So if you are a lawyer and if you are concerned about our future as a society governed by laws, spread your knowledge. And if you are not a lawyer, or not a trial lawyer, ask the trial lawyers you know what they think. That spot on the ballot for “judge” may just be the most important box you check.
Each Fall, the American Bar Association holds it’s annual Section Officers Committee meeting in Chicago. This year it begins this week. Each section, division, forum, etc. of the ABA has officers who are new each year. Those officers all come to Chicago to learn how to best perform their roles as Secretary, Vice Chair, Chair-Elect, etc. of their particular group (for me it will be as Chair-Elect of the Family Law Section). It is great to be around so many lawyers who are committed to improving the practice of law. Each lawyer sacrifices two to three days of work to be at the meeting, yet it never feels like a sacrifice. There are “big picture” discussions about the general practice of law, things we can do to help our communities, things we can do to help educate the public about new laws and how we can improve the overall workings of the entire ABA. There are also “small picture” discussion groups focused on how we can each help our particular group (family law, business law, criminal law, etc.). Click here to see the SOC page on the ABA website describing SOC.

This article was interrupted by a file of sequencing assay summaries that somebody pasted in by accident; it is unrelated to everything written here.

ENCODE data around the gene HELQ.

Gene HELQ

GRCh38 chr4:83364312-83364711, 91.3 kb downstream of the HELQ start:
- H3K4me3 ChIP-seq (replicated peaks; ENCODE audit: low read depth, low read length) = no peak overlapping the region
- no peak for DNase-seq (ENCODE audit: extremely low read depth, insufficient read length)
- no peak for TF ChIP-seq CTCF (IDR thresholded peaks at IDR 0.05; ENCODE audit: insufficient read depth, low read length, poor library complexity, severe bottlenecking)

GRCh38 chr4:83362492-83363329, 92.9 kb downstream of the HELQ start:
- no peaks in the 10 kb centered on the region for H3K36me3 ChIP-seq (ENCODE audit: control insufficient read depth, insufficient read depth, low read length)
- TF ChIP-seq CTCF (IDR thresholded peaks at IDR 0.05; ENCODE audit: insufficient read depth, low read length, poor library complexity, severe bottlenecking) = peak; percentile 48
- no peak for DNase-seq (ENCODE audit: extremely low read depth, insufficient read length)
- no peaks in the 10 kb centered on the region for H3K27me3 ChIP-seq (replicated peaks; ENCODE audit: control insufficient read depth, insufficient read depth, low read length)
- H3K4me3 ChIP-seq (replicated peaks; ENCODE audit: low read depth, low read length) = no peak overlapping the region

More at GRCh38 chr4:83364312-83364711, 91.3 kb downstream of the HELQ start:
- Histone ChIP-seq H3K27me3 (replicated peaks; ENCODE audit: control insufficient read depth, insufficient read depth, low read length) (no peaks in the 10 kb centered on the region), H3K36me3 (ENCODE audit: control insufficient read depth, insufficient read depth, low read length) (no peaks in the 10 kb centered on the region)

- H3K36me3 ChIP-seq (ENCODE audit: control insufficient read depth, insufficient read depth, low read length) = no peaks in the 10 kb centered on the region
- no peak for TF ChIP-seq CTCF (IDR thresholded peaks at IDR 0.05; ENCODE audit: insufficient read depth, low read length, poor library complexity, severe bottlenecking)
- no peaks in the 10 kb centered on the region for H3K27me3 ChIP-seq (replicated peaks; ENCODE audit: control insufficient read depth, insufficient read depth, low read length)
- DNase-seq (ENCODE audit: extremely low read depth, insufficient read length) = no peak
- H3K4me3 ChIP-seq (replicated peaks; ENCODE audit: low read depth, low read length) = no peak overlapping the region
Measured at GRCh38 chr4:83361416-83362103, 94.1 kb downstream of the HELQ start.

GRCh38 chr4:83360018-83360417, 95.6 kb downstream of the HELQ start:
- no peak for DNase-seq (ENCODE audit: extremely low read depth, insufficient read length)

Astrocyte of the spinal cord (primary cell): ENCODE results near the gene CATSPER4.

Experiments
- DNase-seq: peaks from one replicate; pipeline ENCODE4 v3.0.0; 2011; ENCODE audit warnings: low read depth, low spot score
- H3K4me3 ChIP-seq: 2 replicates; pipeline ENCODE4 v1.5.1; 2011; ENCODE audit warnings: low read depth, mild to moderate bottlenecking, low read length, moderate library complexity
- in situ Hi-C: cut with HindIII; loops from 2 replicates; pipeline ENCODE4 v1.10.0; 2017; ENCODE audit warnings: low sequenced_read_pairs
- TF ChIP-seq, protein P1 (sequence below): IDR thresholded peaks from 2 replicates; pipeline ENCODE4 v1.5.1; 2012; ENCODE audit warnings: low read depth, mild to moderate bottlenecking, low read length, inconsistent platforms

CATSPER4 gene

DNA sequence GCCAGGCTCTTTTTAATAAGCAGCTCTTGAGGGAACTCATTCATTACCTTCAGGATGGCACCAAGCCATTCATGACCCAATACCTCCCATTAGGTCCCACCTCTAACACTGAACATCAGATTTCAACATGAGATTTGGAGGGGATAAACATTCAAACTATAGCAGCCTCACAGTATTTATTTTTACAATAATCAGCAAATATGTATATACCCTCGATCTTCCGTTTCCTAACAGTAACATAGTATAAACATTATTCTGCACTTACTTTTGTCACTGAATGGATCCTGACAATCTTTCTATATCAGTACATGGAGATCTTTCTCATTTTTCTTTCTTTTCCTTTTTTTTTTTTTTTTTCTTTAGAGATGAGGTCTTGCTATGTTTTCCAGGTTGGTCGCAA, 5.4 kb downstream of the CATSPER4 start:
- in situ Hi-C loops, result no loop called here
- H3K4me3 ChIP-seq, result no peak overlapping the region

While some may say it is inconvenient, especially since each of the officers attending also typically attend four or five other ABA programs each year, including a Spring and Fall program for their area of law as well as the ABA annual and mid-year meetings, it is valuable. It is a chance to step aside from the basic programming and educational aspects of the ABA and to focus on how we can each use our strengths to better our individual areas of practice as well as the ABA as a whole. I am looking forward to it and to actively participating. It feels good.